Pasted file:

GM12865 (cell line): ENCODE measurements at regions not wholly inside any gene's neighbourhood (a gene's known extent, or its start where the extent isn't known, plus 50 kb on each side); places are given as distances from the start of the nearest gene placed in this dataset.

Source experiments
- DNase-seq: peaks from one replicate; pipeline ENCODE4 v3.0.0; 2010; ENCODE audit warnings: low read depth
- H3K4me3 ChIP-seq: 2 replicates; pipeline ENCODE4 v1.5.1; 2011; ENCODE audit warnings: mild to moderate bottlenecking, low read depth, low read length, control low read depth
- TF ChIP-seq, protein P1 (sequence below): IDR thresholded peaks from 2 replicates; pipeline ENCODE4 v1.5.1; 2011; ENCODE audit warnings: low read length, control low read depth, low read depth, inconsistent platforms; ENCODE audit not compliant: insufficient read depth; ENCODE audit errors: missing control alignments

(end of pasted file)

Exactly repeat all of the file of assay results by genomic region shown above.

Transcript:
GM12865 (cell line): ENCODE measurements at regions not wholly inside any gene's neighbourhood (a gene's known extent, or its start where the extent isn't known, plus 50 kb on each side); places are given as distances from the start of the nearest gene placed in this dataset.

Source experiments
- DNase-seq: peaks from one replicate; pipeline ENCODE4 v3.0.0; 2010; ENCODE audit warnings: low read depth
- H3K4me3 ChIP-seq: 2 replicates; pipeline ENCODE4 v1.5.1; 2011; ENCODE audit warnings: mild to moderate bottlenecking, low read depth, low read length, control low read depth
- TF ChIP-seq, protein P1 (sequence below): IDR thresholded peaks from 2 replicates; pipeline ENCODE4 v1.5.1; 2011; ENCODE audit warnings: low read length, control low read depth, low read depth, inconsistent platforms; ENCODE audit not compliant: insufficient read depth; ENCODE audit errors: missing control alignments